Now turning to FIG. 2, idler roller apparatus 50 more specifically comprises a bearing support 51 affixed to side wall 52 of tail gate 14 by means of a mounting bolt 53 attached via a threaded recess to a tie rod 54. Concentrically mounted on bearing support 51 is a bearing assembly 55 operatively affixed to the end portion of idler roll 32, also concentric with bearing support 51. Tie rod 54 and idler roll 32 extend to the opposing side wall at which similar idler roller mounting apparatus is provided.
Bearing assembly 55 includes an outer rotatable race 58 and an inner fixed race 56 between which a series of spherical balls 57 are appropriately disposed for operation in recesses in a conventional manner. Bearings 57 are enclosed in a bearing cavity by opposing conventional bearing seals 60, 61. For the purposes of this invention the bearings could be of any other known type such as, for example, roller bearings. Also, without departing from the purpose of this invention, the outer race could be fixed with the inner race adapted for rotation relative thereto in conjunction with the idler roller 32.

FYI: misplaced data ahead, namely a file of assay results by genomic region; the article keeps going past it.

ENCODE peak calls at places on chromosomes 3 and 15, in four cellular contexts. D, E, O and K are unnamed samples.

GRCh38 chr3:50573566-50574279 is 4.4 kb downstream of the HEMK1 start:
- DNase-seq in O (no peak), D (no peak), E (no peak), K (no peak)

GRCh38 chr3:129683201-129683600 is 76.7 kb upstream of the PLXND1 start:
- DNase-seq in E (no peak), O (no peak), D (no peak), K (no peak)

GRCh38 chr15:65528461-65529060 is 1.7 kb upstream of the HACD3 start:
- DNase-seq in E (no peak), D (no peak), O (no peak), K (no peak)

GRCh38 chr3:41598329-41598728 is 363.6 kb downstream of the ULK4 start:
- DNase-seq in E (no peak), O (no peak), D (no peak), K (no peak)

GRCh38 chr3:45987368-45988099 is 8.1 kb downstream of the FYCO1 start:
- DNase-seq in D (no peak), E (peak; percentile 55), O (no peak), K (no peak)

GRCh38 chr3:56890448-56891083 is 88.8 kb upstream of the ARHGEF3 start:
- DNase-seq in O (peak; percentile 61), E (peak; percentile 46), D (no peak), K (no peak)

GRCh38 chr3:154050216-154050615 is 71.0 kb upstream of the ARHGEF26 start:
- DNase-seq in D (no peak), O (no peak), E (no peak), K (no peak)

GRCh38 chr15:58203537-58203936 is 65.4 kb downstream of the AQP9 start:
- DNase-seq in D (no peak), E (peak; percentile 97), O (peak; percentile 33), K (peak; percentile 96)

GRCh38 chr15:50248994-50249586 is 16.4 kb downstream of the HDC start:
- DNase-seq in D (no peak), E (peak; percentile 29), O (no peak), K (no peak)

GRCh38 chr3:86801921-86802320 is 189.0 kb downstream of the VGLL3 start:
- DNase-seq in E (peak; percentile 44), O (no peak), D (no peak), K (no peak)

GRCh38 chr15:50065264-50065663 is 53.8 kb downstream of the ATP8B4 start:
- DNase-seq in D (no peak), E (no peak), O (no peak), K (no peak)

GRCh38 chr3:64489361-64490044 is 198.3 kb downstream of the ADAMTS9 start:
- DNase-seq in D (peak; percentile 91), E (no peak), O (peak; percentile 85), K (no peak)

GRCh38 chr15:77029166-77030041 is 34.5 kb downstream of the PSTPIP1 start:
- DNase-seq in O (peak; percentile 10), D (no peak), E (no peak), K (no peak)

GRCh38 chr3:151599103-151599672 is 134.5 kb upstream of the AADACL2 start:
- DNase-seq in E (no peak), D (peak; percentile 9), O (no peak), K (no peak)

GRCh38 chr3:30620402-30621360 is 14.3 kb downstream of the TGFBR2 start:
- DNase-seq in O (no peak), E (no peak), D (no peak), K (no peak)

A ring shaped shield 62 is disposed axially outwardly of the right end (as shown in FIG. 2) of bearing cavity 59 and generally adjacent the outer conventional bearing seal 60. Shield 62 is fabricated from a rigid material and comprises inner and outer flat body portions 63, 64, respectively, extending in parallel planes with portion 63 being disposed in a plane inwardly with respect to portion 64 and thereby in close relationship to the outer end of inner race 56 of bearing assembly 55. Outer body portion 64 is integral with a flange portion 65 that terminates in a circular edge that bears against the outer end surface 66 of rotatable outer race 58.